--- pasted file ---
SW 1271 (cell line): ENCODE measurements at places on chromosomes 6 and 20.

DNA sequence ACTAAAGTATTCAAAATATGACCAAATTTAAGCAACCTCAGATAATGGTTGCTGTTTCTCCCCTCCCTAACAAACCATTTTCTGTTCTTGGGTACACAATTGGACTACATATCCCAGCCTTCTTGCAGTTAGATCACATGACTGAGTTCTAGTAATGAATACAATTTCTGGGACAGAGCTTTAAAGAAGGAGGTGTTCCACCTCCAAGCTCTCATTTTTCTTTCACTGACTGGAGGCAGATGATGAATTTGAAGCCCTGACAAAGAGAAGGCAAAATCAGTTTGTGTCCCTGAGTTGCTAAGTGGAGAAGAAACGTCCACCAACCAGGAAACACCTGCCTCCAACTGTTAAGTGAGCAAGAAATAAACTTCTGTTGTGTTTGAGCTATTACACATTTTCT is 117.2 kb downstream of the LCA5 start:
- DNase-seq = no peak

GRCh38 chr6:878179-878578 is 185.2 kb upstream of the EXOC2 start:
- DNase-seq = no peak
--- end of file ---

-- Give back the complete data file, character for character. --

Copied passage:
SW 1271 (cell line): ENCODE measurements at places on chromosomes 6 and 20.

DNA sequence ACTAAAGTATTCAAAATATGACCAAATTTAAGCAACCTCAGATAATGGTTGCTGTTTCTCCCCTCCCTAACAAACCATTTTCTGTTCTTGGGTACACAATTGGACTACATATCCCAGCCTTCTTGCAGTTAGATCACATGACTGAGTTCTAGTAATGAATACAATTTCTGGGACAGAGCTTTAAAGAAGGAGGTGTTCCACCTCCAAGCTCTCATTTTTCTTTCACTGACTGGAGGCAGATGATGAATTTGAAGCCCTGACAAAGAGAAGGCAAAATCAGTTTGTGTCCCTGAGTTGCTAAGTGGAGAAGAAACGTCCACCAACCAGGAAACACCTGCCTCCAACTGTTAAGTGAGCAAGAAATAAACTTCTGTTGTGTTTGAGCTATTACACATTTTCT is 117.2 kb downstream of the LCA5 start:
- DNase-seq = no peak

GRCh38 chr6:878179-878578 is 185.2 kb upstream of the EXOC2 start:
- DNase-seq = no peak